But most of the 27 representatives were not from the more leftist wing of the party; they were, rather, those so-called "reformers" called upon to rescue the party from evil. Some guessed that they were chosen simply because most or all of them came from the eastern states, the former GDR. Then it was learned that the list was not complete; not 27 but at least 42 of the 76 Bundestag delegates, as well as many in state legislatures, had been spied on; many suspected that all those from the Left had been subjected to special "observation" ever since East Germany and its representatives were first attached to the Federal Republic in 1990.

After the early embarrassment at being caught had passed, some leaders revealed their way of looking at subjects like liberty and democracy. Family Minister Kristina Schroeder, also from the far-right Bavarian CSU, has always equated "extremists of both the Right and Left." She denounced the moderately left newspaper "Neues Deutschland" as being a "left-wing extremist" publication.

The propaganda machine in official circles has always equated "extremists of left and right" just as it equated the GDR with Hitler Germany. As it has repeatedly said, both were dictatorships. This markedly minimizes the fact that the Nazi rulers killed Jews, the Roma people, Russians, Poles, and others by the millions, something not even the angriest foes of the GDR could quite say about it. But such dangerously distorted equations of the left hand with the right hand did not simply reflect an F in school history classes. They were part of an old, established practice. And they could now be gaining ground again in German politics.

One scandal after another

Angela Merkel is a cool player: rarely angry, never extreme, and still fairly popular. But her party is facing difficult times, with a national election due next year. Her man in the office of German president, Christian Wulff, has been hit by one scandal after another in the past three months. Although the charges against him relate to minor scandals, the kind of corrupt practices and misuse of perks and influence common to politicians in nearly all countries, the media attacks against him have been fierce.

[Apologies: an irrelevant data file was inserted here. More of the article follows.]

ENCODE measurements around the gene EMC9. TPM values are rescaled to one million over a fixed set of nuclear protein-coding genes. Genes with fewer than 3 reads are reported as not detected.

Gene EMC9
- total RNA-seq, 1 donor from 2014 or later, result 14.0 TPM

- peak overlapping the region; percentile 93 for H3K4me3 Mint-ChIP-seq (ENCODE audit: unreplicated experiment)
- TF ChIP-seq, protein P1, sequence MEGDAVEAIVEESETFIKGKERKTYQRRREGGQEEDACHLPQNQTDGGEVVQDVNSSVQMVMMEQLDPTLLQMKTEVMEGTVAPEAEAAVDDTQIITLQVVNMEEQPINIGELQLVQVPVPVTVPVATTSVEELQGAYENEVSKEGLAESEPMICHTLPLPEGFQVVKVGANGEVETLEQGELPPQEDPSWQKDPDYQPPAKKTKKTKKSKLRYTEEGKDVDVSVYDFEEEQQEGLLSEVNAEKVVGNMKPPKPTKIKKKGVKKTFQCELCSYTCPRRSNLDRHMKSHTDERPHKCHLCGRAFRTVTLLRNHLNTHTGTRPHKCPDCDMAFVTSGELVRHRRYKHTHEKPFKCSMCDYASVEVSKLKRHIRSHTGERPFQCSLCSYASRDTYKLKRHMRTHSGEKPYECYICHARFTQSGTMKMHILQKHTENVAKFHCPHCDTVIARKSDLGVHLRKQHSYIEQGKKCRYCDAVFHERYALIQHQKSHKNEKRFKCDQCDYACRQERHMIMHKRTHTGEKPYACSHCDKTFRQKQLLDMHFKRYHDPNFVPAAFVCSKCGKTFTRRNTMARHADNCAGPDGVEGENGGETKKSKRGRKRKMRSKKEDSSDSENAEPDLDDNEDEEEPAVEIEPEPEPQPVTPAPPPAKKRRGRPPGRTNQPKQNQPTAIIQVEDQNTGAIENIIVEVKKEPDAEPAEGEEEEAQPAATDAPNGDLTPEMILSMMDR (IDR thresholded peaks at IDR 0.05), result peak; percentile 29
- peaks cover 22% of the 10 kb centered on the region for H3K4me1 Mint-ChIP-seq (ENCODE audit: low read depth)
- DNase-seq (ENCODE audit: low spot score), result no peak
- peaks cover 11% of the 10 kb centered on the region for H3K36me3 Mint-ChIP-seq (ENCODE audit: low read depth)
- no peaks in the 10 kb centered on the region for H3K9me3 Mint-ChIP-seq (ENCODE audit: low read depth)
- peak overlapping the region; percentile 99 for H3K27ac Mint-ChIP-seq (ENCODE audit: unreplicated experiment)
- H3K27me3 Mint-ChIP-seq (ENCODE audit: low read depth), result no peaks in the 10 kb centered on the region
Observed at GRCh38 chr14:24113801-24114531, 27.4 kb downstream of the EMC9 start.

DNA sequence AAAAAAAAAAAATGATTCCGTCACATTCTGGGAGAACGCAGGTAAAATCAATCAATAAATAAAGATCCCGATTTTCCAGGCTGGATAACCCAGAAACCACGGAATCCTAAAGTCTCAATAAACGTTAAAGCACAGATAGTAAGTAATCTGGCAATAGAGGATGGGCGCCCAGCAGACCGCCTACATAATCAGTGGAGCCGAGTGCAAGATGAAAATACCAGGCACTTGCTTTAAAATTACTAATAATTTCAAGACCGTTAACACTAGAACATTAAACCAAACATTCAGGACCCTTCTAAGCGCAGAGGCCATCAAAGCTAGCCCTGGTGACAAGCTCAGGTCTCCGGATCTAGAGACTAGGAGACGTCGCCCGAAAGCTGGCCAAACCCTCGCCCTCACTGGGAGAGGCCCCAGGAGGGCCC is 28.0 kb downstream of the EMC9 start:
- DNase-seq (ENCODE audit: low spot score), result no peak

The junior partner in her coalition government, the once prestigious Free Democratic Party, now a mishmash bunch run largely by friends of big business, has become so unpopular that it will probably not get the five percent vote needed to get into the Bundestag and might thus largely disappear from the national scene. Merkel's CDU still leads in the polls, but without this junior partner it can hardly achieve fifty percent of the votes and the seats in the Bundestag and could thus be pushed out of office in 2013.

Yet the Social Democrats and Greens do not currently command fifty percent either. There seem to be only three possible solutions to this dilemma:

A.) The Greens could ditch their present Social Democratic buddies and join with their traditional foes on the right, Merkel's Christian Democrats and CSU.

B.) Far more likely - the Social Democrats will resort to the same tactic, ditching their Green buddies and joining their not so very hostile foes on Merkel's side of the aisle to form a "Grand Coalition" of the largest two parties.

 C.) The third possibility: that Social Democrats and Greens collectively gnash their teeth and ask the Left to give them the necessary votes.

One major uncertainty looms over all such deliberations. Although Germany is economically stronger than any other European country and arrogantly throws its weight around as never before, no one knows what tomorrow will bring. Will the recession return with greater force and pain than ever?